How to Create Local Kubernetes Dev Environments

I saw a post on Reddit this week that was labeled a ‘n00b question’ that felt like it revealed a much more basic question with Kubernetes: how do you define a local dev environment?

What is the best way to have my frameworks (back-end and front-end) working, with the ability to edit files on them in realtime, without having to rebuild images, restart pods, etc.

The question really stems from a starting place that this is really easy to do with a single containerized workload, e.g. with Docker.

With docker-compose, it's all real simple, e.g. if I work on a django project, I will just create a couple of compose files with a few containers (python, postgres, nodejs, nginx, etc.) with different targets for dev and production, use a bind mount (projectdir/django_app/ -> /django_app inside the container), edit the code, then use CI/CD tools to build images, push to a private repo, etc.

When trying to answer the user’s question, I thought of kind: kind is a tool for running local Kubernetes clusters using Docker container “nodes”. kind was primarily designed for testing Kubernetes itself, but may be used for local development or CI. The Signadot team uses kind to test whether something will work on multiple versions of Kubernetes. However in my experience kind is not a tool for doing the live reloads that this user, and others, are hoping to use.

At least two tools are specifically targeted at this use case.


Tilt is an ephemeral environment tool intended for small teams. Tilt is a tool to automate build and deploy processes for microservices. Technically, it can handle so much more than just a simple controller, but it serves this purpose well.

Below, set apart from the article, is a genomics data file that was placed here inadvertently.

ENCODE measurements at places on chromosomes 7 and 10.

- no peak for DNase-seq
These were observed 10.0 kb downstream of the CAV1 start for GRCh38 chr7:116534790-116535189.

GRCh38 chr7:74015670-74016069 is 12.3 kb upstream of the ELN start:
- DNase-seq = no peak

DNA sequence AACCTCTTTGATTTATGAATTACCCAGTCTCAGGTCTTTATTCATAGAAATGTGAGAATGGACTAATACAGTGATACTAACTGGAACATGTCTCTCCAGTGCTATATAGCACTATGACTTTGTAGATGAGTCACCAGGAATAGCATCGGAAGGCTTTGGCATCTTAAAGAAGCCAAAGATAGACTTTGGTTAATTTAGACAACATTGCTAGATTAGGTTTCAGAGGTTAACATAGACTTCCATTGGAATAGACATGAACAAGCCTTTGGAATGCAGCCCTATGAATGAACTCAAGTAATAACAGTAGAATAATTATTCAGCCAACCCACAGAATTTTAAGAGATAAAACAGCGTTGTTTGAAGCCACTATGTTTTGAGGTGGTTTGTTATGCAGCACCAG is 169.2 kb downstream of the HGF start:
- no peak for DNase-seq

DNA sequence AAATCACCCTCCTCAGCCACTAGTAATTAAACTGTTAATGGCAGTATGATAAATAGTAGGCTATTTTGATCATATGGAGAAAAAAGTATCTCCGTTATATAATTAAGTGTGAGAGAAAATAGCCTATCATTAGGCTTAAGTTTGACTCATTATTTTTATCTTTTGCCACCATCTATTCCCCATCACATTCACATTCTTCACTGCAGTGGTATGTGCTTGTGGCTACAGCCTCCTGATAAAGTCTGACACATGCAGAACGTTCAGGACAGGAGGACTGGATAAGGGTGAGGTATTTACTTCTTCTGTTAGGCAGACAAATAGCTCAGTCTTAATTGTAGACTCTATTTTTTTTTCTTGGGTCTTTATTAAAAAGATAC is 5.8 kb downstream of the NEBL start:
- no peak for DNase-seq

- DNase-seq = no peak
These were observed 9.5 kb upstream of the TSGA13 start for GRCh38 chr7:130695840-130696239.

Gergely Brautigam has a nice writeup on using Tilt for local testing.


Skaffold is a command line tool that facilitates continuous development for container based & Kubernetes applications. Skaffold handles the workflow for building, pushing, and deploying your application, and provides building blocks for creating CI/CD pipelines.

The looming cloud

One potential solution for scaling local development is to use a cloud-based Kubernetes environment, such as AWS EKS or GKE. This allows for larger clusters with more resources, and can provide a more production-like environment for testing and development. However, this approach may not be feasible for smaller teams or those with limited budgets. You’re also going to be dealing with longer build and push times to test small code changes. Further, as your team grows will be that a cloud-based testing environment will end up getting ‘fought over’ as everyone wants to test their changes at the same time.

Scaling local development

While these are all great tools, they’re not all going to scale to very large engineering teams or super-large clusters. One redditor with a 5 node dev cluster sees it quickly use all available storage. Further, as discussed in my recent writeup on large teams testing on Kubernetes, while these tools will prevent you having to re-build your containers with each local code change, over time the daily process of updating all the other containers in the cluster and building the whole thing will start to impact developer velocity.

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